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Salish Sea Sentinel | February 21, 2020

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T’Sou-ke goes green with wasabi

T’Sou-ke goes green with wasabi

T’Sou-ke First Nation is going green… really green… green like wasabi.

Chief Gordon Planes

Chief Gordon Planes

The nation has become widely known over the past five years for generating electricity from 440 rooftop photovoltaic solar panels along with solar hot water panels on many of its homes; not to mention the sun-powered electric car charging station outside the administration offices. Or the $750 million wind power partnership it signed on to last October.

But early in January, work began on a project that will put a green tinge on economic development at T’Sou-ke. On wasteland near the nation’s Ladybug garden and nursery, three 35-by-150- foot greenhouses are being built to grow wasabi, a plant best known as a spicy condiment for sushi.

Thanks to a franchise agreement with Pacific Coast Wasabi, T’Sou-ke will soon be supplying not only sushi lovers with wasabi, but also the herbal dietary supplement and biomedical markets. Once the greenhouses are built, wasabi rhizomes will be planted and, in about one year, the first harvest will be shipped to buyers.

The T’Sou-ke greenhouses will be one of six Pacific Coast Wasabi operations in BC, Washington and Oregon. There are already three greenhouses operating near Nanoose Bay on Vancouver Island where some of the photographs accompanying this article were taken.

“We will be providing training and jobs both in the construction of the greenhouses and in the growing and harvesting of the wasabi and other foods,” Chief Gordon Planes said when he announced last year that the Nuuchah- nulth Economic Development Corp. had awarded his nation $175,000 for the project.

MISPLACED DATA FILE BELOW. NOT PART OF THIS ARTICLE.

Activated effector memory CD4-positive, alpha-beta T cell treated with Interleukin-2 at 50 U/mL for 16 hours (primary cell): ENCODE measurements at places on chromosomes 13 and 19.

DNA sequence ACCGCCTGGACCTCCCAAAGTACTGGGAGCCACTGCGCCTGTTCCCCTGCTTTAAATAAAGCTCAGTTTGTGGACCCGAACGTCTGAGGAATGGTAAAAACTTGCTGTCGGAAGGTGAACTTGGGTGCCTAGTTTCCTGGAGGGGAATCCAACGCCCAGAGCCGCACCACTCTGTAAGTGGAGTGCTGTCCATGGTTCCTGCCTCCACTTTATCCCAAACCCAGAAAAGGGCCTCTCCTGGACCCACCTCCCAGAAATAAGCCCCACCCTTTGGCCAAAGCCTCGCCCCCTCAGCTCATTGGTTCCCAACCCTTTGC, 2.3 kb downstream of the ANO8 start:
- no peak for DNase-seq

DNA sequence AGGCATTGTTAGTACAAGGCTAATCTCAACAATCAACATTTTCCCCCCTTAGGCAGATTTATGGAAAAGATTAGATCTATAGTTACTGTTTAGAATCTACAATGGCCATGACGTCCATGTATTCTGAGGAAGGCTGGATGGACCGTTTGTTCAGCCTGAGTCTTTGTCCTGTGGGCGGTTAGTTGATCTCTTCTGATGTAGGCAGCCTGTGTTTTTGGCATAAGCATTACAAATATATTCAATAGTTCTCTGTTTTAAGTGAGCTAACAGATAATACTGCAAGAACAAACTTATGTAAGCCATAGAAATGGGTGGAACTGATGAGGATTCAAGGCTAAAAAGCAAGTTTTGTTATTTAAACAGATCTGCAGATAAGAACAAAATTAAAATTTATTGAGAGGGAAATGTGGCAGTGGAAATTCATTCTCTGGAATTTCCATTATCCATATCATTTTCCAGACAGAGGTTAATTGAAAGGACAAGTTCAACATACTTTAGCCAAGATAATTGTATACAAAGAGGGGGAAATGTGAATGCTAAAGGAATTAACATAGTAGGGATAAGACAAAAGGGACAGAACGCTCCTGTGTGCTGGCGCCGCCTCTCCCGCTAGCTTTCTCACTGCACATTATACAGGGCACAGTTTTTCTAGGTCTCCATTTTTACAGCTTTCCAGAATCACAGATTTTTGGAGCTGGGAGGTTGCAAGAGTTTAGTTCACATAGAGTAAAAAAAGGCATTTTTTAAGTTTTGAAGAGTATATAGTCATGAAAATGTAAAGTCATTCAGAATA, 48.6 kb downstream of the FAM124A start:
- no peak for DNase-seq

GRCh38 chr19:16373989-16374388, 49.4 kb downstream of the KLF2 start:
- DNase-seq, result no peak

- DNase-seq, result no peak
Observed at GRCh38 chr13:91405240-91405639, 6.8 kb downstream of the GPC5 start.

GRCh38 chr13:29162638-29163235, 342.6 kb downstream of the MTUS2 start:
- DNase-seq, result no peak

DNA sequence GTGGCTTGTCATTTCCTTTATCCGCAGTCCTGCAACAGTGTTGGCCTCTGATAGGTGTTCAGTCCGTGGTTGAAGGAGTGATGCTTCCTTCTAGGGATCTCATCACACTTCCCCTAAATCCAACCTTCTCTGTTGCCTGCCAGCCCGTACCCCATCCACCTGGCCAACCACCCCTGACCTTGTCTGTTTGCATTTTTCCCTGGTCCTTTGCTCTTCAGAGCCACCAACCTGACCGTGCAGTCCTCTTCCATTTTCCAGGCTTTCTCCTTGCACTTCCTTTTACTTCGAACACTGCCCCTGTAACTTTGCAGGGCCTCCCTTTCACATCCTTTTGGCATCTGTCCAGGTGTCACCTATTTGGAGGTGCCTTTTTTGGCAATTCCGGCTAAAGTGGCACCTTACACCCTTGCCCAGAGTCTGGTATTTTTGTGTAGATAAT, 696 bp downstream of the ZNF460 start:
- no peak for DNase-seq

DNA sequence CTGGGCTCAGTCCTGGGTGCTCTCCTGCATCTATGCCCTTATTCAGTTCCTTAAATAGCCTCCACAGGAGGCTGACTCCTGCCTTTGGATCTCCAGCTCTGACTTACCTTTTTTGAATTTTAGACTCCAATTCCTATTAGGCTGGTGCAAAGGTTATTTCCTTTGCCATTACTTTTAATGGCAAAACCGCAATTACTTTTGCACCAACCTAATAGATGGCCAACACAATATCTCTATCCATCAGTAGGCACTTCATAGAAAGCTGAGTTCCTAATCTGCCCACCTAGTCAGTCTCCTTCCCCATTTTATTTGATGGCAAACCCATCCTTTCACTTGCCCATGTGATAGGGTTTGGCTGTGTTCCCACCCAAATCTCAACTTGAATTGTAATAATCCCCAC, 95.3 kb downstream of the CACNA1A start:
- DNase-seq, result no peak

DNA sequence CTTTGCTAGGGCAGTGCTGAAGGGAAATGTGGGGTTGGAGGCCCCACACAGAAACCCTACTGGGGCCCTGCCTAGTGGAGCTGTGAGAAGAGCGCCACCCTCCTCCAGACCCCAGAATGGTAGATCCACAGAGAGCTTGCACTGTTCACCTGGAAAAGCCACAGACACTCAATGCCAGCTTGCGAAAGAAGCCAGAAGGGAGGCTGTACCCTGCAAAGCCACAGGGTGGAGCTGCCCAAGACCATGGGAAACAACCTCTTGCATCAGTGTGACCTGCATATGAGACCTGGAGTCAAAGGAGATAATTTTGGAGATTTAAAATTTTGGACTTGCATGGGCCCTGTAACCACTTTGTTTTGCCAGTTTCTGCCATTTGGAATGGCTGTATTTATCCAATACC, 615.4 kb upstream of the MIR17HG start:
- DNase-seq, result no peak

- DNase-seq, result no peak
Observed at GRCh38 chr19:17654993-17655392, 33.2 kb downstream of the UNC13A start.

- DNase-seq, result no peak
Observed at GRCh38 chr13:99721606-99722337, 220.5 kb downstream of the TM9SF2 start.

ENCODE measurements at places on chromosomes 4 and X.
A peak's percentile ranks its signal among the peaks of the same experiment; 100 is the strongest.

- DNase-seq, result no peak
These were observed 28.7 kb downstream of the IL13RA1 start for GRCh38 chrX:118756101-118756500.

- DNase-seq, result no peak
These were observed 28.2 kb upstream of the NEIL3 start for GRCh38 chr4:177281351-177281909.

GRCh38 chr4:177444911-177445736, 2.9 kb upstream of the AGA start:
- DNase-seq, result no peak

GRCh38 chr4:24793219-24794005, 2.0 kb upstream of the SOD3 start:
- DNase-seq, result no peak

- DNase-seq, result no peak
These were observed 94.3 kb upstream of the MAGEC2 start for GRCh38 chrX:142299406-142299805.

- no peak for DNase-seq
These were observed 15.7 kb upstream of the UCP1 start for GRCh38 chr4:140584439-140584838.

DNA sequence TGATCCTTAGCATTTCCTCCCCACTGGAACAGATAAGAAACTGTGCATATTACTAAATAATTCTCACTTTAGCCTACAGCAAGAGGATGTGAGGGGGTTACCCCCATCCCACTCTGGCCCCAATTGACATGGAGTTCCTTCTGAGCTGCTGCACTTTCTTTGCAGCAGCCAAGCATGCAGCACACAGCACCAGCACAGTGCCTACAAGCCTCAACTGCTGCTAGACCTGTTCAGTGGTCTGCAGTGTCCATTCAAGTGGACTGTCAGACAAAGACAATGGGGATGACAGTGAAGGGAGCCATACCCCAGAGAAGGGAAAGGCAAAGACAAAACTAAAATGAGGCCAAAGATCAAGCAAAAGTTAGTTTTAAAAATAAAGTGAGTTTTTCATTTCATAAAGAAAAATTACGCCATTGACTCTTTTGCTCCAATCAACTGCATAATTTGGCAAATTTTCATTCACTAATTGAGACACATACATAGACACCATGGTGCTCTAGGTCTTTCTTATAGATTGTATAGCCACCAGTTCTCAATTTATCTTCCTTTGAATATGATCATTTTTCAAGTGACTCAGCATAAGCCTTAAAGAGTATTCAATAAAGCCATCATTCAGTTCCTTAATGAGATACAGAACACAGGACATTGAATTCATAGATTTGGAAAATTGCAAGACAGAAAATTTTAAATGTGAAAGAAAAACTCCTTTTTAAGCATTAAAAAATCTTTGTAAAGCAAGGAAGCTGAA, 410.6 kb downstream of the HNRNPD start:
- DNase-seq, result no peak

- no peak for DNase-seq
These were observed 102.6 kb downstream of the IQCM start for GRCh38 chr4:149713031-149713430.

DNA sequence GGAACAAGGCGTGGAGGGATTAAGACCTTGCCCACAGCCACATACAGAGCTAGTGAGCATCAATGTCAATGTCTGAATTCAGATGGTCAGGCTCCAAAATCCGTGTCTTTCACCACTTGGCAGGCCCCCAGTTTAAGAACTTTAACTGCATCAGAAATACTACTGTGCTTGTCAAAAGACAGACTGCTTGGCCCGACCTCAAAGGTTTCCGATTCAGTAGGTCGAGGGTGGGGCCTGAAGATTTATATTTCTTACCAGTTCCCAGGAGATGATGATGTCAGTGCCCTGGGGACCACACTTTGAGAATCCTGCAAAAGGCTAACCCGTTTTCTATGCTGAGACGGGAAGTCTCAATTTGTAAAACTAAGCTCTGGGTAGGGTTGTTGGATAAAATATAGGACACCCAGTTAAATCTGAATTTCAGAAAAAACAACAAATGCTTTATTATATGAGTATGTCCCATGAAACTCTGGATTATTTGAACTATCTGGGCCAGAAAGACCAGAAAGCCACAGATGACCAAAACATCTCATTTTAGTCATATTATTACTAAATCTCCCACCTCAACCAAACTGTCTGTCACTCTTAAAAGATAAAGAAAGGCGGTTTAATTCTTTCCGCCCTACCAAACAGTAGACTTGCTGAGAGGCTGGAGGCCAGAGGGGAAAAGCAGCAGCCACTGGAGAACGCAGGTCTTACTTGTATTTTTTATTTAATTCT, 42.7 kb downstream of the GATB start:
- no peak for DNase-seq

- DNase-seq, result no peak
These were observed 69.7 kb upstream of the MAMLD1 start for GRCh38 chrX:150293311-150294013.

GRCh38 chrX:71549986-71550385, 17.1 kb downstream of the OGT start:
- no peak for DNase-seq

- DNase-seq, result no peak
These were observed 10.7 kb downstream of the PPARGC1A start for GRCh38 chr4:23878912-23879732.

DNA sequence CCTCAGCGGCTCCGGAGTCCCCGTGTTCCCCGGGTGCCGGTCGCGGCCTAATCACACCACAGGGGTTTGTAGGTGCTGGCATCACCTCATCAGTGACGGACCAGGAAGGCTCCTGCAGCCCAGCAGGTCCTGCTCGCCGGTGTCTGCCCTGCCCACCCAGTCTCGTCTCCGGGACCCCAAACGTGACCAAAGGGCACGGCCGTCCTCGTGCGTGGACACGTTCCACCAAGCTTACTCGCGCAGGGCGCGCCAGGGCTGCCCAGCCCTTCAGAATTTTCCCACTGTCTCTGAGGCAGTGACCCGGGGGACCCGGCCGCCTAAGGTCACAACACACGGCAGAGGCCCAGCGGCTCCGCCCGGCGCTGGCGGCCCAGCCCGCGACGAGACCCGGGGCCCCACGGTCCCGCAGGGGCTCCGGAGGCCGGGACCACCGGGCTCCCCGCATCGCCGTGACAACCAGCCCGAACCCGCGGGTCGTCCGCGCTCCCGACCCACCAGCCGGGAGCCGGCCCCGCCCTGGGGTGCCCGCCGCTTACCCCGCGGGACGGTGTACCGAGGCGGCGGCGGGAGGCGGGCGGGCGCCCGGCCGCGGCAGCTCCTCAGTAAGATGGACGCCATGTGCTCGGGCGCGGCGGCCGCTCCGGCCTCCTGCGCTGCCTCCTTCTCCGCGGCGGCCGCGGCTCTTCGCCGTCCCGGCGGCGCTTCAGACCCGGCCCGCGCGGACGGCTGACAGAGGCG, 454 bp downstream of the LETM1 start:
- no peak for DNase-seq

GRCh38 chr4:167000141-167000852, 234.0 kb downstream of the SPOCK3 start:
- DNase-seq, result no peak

T’Sou-ke began its journey to become a sustainable community in 2008 with a comprehensive community planning (CCP) process that involved everyone, including children. The guiding principle for the planning was based on the Seventh Generation, planning 100 years ahead.

T’Sou-ke realized that in order to achieve true sustainability, it needed to embrace traditional values including deep respect for Mother Earth.

Four priorities emerged from those CCP sessions: energy security, food security, cultural renaissance and economic self-sufficiency were identified. “We are setting the table for future generations,” Chief Planes said. “There is an appetite for change and I really believe that the next generation is the one that is going to make positive changes.

The Creator provided the resources for us to take care of ourselves. We are doing that a lot… I see huge opportunity for all of us and I encourage others to get in the canoe with us to build a stronger, sustainable economy. All of us can prosper together.”

What is wasabi?

Wasabi

  • Wasabia japonica is an herbaceous perennial native to the wet banks of Japan’s cool mountain streams. It has been cultivated for more than 1,000 years.
  • Health benefits of wasabi include: anti-allergies, antioxidant, anti-cancer, antibiotic (ulcers), anti-inflammatory, immune boost and anti-coagulant.
  • The wasabi that is often served with sushi is an imitation product based on horseradish, Chinese mustard and artificial food colouring.

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